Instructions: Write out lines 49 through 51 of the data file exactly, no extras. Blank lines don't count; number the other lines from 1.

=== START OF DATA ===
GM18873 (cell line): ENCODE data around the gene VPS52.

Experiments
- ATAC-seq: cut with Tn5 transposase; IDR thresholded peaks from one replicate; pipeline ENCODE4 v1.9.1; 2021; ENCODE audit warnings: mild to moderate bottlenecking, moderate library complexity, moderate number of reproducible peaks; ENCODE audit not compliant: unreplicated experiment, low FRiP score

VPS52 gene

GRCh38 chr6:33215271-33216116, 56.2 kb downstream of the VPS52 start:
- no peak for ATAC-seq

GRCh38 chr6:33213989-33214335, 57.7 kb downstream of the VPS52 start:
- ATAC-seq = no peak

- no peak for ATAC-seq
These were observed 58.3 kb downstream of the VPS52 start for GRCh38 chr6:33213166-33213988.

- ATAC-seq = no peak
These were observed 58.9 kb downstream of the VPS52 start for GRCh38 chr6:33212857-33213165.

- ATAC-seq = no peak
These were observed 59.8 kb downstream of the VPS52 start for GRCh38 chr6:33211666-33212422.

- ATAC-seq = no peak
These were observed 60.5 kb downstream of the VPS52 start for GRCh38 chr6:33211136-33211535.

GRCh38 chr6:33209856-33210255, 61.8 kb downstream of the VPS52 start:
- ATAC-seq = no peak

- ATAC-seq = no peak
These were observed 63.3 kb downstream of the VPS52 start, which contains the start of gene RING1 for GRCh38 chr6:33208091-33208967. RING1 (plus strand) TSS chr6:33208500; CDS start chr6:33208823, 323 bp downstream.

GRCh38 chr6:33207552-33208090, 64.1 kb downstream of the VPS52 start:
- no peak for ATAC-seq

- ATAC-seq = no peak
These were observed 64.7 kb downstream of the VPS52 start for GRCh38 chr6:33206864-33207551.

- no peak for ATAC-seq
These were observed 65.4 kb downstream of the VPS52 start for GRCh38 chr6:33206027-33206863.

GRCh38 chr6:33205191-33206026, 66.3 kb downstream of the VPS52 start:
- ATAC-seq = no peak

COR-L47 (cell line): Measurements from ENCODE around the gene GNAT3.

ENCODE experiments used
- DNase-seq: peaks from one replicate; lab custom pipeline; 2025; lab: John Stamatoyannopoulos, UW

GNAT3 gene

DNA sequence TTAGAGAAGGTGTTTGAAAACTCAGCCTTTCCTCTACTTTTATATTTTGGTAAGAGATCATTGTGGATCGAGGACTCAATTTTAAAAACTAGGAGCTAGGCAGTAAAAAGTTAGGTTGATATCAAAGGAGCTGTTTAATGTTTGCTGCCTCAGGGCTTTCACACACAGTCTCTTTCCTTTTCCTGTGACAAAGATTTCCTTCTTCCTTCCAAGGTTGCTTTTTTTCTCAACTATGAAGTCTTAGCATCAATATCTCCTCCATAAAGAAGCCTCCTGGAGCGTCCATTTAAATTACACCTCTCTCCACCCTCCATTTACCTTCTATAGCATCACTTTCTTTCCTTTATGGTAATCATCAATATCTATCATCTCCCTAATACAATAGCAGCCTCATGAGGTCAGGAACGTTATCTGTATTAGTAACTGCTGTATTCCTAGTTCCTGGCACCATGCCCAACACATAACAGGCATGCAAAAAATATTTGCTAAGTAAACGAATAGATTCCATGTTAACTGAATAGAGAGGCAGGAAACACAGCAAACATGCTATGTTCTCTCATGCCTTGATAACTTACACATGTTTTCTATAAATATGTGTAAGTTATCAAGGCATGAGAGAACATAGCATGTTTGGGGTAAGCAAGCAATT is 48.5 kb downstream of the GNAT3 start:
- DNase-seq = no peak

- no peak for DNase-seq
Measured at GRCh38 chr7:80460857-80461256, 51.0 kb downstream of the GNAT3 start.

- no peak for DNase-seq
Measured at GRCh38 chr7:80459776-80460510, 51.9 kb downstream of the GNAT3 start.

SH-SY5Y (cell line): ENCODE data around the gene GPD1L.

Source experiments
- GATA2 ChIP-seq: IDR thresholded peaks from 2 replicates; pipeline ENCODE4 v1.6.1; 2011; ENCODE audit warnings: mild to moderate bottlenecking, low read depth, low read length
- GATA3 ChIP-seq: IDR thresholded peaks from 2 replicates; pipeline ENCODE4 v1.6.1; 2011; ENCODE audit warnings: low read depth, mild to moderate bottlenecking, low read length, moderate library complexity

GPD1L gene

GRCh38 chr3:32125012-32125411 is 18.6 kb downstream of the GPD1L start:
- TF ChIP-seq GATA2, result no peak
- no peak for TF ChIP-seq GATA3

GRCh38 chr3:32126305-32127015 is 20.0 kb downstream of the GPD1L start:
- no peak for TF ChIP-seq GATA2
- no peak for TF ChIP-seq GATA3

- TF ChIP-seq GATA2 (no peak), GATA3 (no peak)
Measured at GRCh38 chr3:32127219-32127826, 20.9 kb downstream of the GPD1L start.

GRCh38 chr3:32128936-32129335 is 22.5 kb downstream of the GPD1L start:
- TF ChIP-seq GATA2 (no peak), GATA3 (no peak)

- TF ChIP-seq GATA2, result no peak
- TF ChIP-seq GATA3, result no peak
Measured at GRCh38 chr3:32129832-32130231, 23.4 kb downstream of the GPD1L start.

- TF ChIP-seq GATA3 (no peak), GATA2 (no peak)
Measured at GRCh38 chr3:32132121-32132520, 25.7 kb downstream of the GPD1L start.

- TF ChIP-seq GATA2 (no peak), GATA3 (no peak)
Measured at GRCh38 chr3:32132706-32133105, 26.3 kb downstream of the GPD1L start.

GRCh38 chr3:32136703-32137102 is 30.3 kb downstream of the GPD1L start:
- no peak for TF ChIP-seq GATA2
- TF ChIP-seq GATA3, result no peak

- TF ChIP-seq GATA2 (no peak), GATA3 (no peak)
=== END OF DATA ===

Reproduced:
- no peak for TF ChIP-seq GATA3

- TF ChIP-seq GATA2 (no peak), GATA3 (no peak)
Measured at GRCh38 chr3:32127219-32127826, 20.9 kb downstream of the GPD1L start.